Either you’ve read some David Sedaris essays or you haven’t. If you have, you’ll want to know how David Sedaris’s Dress Your Family in Corduroy and Denim compares to his other stuff; if you haven’t, you’ll want to know if it’s worth reading at all.
To the latter group, I have a simple answer: If you have a good sense of humor (by which I mean, as per standard usage, that you laugh at roughly the same things I do), yes. Sedaris is one of the funniest essayists I’ve read, and I’m frequently reduced to helpless laughter-spasms.
To the former group, I quibble a little bit. I think Me Talk Pretty One Day is better, largely because its essays are each longer. (Me Talk Pretty is also where I’d recommend starting for a new Sedaris reader, because it is his best stuff.) Other than that, though, Dress Your Family is right up there with the best of his stuff, and not a sign of incipient descent into unfunniness. So that’s good.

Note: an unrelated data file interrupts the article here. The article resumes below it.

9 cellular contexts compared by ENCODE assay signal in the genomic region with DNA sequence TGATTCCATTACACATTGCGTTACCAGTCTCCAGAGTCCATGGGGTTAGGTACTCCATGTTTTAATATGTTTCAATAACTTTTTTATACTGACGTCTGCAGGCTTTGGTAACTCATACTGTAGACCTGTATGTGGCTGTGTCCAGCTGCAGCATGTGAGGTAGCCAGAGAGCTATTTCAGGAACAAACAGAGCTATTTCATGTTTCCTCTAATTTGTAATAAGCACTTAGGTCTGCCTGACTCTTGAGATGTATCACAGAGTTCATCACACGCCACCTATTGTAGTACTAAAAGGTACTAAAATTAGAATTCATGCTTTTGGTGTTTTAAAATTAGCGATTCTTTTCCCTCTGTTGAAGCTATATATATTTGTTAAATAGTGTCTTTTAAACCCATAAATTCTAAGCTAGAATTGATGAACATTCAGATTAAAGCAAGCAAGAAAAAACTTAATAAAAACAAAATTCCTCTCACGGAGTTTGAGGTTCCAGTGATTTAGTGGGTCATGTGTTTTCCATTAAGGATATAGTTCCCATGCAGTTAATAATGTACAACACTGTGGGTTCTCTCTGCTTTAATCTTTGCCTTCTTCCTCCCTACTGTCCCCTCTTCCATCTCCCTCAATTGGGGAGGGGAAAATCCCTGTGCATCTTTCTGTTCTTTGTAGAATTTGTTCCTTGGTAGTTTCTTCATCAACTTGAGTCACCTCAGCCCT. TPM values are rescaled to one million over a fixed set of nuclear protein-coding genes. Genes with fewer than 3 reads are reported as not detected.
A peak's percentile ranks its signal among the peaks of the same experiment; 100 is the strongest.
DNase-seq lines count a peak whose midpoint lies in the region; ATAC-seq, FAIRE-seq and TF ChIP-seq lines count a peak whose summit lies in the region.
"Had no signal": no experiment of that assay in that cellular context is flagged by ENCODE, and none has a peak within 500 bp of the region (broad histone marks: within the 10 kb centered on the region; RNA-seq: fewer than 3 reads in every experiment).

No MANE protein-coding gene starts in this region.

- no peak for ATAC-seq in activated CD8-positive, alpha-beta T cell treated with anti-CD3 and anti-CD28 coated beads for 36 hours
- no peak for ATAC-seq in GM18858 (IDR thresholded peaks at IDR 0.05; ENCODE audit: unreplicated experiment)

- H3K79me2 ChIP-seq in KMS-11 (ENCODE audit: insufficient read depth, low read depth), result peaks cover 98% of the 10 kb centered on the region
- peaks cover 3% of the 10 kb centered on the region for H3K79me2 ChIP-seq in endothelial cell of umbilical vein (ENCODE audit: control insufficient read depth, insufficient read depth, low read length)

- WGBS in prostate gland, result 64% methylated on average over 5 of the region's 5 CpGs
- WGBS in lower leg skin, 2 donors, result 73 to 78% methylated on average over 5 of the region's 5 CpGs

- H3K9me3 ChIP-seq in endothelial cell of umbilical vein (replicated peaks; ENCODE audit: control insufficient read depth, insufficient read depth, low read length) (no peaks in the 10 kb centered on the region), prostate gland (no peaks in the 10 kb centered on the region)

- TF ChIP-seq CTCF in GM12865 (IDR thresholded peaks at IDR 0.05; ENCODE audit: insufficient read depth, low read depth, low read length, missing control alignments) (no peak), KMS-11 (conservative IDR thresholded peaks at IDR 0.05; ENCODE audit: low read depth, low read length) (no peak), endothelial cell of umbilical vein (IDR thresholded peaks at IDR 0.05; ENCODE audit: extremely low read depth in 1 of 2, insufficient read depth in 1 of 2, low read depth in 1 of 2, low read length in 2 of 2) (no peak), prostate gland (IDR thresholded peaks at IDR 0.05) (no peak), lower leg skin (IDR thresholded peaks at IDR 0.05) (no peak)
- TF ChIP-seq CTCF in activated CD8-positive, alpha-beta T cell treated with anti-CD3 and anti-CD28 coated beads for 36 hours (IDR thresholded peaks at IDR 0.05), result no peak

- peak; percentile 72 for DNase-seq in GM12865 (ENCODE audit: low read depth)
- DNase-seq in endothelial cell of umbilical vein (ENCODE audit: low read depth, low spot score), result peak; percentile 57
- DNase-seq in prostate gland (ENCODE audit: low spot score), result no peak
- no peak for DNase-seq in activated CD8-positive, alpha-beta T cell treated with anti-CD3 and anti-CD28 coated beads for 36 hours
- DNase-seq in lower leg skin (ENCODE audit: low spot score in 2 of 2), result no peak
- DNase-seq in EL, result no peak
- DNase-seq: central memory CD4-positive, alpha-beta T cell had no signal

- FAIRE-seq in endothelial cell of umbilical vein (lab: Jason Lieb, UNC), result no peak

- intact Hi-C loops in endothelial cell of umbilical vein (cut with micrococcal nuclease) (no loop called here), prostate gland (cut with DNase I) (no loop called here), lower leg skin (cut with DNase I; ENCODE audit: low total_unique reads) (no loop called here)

Parenthetically and only quasi-relatedly, I’ll add that this is the rare book that might be improved by being turned into an audio-book. Sedaris is a great comedic reader, whose use of tone, timing, and dialect make funny material into incredibly funny material. Given a choice between a written version and a spoken version, choose the latter.